The Mesothelioma Center is a free service center for sufferers of mesothelioma. Anybody who has been exposed to asbestos is at risk of developing this cancer, especially veterans and people who work or have worked trade jobs. Due to the long latency period of 20-50 years for mesothelioma, seniors make up 80% of the diagnosed.

Bringing compassionate care to Down East Maine

Health eVillages works with Harrington Family Health Center to provide essential healthcare to the poor and elderly in Washington County. The area struggles with high rates of diabetes, cancer, and heart disease.

Raising money and awareness for the uninsured

Mercy Community Heathcare believes that everyone should have access to quality healthcare, regardless of their ability to pay. To make this possible, the organization is committed to raising $1 million per year.

Putting love at the heart of care

Saint Joseph’s Rehabilitation and Residence creates a community of care, based in love. It is known for intergenerational living and an attentive staff that provides support for the whole family.

Bringing quality care to remote areas

Tivity Health has partnered with eVillages to help underserved seniors living in remote areas receive the quality healthcare they need. The first initiative: to provide much-needed assistance to 30 counties in Middle Tennessee.


Public, private, and volunteer transportation solutions, as well as vehicle sharing and eventually autonomous vehicles, can close access-to-care gaps.

Connecting seniors with their transportation needs

Tivity Health partners with Senior Ride Nashville to connect volunteer drivers with elderly people who no longer drive. This service gives older adults the ability to get around town, foster relationships with community members, and maintain a vibrant mobile well-being.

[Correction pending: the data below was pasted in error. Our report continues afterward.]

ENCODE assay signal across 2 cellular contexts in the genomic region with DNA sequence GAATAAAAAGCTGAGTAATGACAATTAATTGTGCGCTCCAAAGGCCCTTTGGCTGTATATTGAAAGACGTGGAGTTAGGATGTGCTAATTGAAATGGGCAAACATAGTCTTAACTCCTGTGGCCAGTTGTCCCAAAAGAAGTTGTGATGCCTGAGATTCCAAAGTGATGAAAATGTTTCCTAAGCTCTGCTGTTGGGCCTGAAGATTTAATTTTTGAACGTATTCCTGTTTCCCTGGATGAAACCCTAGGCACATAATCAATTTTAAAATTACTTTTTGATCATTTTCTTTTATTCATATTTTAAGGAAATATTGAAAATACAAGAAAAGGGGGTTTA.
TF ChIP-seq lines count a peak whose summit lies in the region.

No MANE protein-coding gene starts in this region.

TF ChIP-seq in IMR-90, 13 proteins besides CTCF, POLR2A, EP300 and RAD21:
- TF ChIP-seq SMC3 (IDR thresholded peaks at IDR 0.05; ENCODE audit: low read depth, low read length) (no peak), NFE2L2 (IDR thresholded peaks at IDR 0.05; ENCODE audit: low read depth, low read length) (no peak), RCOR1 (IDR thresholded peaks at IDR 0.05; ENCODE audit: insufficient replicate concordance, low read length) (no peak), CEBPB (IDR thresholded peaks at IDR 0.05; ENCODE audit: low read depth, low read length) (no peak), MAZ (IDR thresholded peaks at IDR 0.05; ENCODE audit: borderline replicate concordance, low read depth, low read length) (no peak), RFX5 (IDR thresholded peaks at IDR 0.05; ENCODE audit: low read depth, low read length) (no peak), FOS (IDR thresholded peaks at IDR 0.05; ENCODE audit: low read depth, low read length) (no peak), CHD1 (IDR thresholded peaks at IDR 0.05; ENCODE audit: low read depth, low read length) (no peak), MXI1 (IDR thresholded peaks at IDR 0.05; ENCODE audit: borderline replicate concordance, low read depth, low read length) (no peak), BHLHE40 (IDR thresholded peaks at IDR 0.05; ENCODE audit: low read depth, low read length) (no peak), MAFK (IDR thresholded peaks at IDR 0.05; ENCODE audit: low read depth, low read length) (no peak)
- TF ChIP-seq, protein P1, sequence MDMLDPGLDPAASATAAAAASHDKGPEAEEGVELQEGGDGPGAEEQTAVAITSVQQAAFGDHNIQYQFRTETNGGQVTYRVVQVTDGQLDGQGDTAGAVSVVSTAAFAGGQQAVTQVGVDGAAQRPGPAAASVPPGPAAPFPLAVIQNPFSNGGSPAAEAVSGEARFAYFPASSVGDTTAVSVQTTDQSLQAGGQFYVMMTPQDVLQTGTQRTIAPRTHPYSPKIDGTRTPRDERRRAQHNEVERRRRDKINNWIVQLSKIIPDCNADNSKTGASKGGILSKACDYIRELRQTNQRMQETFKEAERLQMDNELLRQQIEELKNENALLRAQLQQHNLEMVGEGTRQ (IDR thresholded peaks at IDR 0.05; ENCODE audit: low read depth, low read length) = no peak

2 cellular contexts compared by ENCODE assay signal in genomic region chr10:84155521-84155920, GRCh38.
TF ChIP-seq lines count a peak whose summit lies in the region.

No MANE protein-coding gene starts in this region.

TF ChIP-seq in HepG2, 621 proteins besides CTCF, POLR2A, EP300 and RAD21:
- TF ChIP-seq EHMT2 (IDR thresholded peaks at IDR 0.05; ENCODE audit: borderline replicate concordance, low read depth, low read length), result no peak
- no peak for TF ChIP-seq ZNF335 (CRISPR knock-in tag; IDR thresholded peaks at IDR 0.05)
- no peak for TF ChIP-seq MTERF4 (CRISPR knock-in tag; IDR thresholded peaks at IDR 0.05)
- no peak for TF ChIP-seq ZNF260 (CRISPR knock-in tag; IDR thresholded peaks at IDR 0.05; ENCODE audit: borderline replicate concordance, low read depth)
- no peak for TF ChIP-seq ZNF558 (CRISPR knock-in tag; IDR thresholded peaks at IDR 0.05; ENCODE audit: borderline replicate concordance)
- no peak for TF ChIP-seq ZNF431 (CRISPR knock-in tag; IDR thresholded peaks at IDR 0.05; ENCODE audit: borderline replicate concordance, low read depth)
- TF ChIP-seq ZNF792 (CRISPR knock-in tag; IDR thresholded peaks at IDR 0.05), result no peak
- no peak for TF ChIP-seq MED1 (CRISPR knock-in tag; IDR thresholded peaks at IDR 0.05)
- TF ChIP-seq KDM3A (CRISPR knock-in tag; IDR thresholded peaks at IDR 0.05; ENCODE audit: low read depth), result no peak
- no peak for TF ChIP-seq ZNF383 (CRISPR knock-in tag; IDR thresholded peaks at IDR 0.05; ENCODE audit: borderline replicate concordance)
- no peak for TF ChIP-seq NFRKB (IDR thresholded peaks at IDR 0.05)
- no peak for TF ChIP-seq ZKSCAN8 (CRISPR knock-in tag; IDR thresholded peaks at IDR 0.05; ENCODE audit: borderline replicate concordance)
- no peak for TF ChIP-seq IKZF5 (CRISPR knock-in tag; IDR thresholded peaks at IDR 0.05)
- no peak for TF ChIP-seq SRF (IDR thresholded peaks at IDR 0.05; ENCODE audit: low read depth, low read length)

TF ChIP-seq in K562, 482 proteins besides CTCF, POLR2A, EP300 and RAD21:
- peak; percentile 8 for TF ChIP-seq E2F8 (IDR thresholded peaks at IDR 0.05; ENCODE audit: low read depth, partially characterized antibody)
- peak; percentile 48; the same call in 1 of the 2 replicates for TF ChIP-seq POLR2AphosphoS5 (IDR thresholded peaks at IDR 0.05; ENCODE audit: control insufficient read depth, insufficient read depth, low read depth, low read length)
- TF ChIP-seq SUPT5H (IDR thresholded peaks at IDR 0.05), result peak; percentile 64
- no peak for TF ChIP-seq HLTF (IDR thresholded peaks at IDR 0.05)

Volunteer program supports seniors day-to-day

When frail elderly and disabled adults need help with errands, chores, and rides to appointments, Loudoun Volunteer Caregivers are there to lend a hand. The organization is run by 220 volunteers who are devoted to helping seniors live independently.

Professional Education

Medical professionals and others in the provider space need more education in geriatrics and aging issues to better serve an graying population.

Leadership Series Connects Clinicians

The Jefferson College of Population Health offers live educational programs for healthcare professionals. The Leadership Series provides information on population health, value-based care, and more.

Understanding the opioid crisis, from impact to solutions

A report from the National Stakeholder Panel examines the American Opioid Epidemic and how it is affecting population health. It explores the shortcomings of today’s reactive approaches and the need to re-examine well-entrenched prescribing practices.

Treating the rural opioid epidemic

Abuse of opioids has become at top public health issue in the past decade, and its effects on rural communities cannot be understated. There are several treatment of opportunities to remedy this problem across smalls towns in America.

Public Education

Raising awareness and knowledge of aging-related issues among community members can reduce stigmatization and empower neighbors to take care of neighbors.

Seniors and the opioid epidemic

The abuse of narcotic pain pills is not just a young people’s problem. Opioid addiction rates are skyrocketing among seniors, begging the need for treatment options.

Helping Elders Stay Independently Healthy

While living alone raises some health and safety concerns for low-income elders, many still prefer to remain in their own homes. The WellElder Program launched in San Francisco offers seniors the ongoing support and health monitoring they need to make it a viable option.

Mobile Kitchen delivers peace-of-mind for seniors

When money is tight for seniors, they often have to make trade-offs that affect their health and can lead to “food insecurity.” To address the growing problem, the YMCA of Western North Carolina has partnered with a local food bank to provide free and fresh food to needy seniors.